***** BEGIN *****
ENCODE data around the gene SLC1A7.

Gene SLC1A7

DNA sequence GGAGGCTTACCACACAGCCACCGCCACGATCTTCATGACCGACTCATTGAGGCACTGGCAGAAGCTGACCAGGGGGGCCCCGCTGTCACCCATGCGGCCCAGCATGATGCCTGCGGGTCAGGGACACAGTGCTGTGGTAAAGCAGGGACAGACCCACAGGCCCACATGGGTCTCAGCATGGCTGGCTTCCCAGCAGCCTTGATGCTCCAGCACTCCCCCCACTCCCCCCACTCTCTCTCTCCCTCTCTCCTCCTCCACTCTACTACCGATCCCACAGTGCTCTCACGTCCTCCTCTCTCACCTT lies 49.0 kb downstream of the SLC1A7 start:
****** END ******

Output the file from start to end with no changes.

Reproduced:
ENCODE data around the gene SLC1A7.

Gene SLC1A7

DNA sequence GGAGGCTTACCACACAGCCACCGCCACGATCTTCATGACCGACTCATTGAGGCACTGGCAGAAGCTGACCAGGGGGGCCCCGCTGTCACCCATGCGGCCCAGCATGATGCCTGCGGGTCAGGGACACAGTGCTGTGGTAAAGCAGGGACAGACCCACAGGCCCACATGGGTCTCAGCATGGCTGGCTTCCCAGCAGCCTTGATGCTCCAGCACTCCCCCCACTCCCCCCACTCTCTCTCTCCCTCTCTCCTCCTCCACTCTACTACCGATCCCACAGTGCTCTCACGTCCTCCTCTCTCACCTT lies 49.0 kb downstream of the SLC1A7 start: